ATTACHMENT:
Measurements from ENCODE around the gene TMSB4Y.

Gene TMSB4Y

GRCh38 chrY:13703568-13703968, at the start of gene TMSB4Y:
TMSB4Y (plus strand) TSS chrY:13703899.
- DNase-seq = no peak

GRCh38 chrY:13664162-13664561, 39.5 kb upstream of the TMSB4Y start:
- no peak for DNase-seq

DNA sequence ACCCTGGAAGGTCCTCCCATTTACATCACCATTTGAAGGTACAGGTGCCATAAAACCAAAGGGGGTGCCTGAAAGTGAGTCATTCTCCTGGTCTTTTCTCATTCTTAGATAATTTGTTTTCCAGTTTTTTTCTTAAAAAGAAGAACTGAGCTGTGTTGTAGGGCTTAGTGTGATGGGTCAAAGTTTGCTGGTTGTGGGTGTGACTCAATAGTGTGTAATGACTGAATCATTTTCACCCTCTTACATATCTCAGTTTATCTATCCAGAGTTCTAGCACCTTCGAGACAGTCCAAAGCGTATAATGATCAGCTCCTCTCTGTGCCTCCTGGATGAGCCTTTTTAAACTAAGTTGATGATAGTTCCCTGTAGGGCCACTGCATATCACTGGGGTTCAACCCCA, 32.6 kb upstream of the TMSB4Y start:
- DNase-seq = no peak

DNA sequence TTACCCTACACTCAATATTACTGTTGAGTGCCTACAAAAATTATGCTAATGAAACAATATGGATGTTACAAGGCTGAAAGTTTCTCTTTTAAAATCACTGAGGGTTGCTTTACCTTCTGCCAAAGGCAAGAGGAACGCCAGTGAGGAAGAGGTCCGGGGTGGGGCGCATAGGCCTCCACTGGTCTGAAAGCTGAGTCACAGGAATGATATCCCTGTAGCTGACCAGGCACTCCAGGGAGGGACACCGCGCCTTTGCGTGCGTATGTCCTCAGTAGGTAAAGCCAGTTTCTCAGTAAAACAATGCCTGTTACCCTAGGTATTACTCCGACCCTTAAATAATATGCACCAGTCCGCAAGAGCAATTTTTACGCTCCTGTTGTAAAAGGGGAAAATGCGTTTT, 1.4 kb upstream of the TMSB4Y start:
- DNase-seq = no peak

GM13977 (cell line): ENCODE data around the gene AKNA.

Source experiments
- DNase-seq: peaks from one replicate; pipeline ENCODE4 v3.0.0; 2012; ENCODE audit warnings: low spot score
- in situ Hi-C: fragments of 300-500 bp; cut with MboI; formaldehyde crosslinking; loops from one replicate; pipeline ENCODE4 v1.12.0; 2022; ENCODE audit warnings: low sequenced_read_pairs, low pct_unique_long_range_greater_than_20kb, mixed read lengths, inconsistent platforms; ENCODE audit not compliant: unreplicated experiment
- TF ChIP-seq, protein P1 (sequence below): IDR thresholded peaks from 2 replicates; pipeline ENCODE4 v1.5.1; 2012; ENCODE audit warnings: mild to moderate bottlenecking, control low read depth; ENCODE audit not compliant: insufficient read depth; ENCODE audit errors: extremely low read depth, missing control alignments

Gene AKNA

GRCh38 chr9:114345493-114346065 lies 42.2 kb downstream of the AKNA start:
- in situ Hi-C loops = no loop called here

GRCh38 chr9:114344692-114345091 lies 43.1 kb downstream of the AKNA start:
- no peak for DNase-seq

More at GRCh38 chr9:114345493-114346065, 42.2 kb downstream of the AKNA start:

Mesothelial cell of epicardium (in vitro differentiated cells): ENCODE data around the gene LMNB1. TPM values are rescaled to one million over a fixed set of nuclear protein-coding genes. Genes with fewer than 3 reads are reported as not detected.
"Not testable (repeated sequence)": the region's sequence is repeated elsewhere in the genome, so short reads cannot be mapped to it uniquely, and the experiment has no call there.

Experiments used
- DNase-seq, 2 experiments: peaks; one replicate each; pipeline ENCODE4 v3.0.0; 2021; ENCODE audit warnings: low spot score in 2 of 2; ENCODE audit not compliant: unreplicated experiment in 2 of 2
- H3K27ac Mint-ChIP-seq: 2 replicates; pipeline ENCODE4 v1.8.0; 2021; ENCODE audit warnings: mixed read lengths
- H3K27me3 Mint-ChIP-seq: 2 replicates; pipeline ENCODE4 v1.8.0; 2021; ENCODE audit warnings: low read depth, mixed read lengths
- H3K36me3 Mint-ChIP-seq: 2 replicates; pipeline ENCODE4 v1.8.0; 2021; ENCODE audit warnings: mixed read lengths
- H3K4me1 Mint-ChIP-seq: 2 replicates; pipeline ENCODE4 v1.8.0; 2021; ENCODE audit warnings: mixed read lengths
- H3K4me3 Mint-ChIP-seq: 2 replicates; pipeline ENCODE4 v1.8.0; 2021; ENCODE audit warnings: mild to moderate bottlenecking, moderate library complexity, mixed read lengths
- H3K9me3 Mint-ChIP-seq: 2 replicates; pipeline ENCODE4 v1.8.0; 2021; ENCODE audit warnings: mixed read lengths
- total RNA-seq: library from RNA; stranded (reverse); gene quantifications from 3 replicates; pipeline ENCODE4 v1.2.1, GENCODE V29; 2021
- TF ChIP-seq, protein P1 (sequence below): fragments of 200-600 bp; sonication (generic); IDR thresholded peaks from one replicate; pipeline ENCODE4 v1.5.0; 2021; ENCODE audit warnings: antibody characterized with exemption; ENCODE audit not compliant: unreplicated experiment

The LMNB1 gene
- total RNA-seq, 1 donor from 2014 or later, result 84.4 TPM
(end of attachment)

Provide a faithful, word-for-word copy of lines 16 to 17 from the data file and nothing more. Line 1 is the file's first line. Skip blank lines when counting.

- TF ChIP-seq, protein P1 (sequence below): IDR thresholded peaks from 2 replicates; pipeline ENCODE4 v1.5.1; 2012; ENCODE audit warnings: mild to moderate bottlenecking, control low read depth; ENCODE audit not compliant: insufficient read depth; ENCODE audit errors: extremely low read depth, missing control alignments

Gene AKNA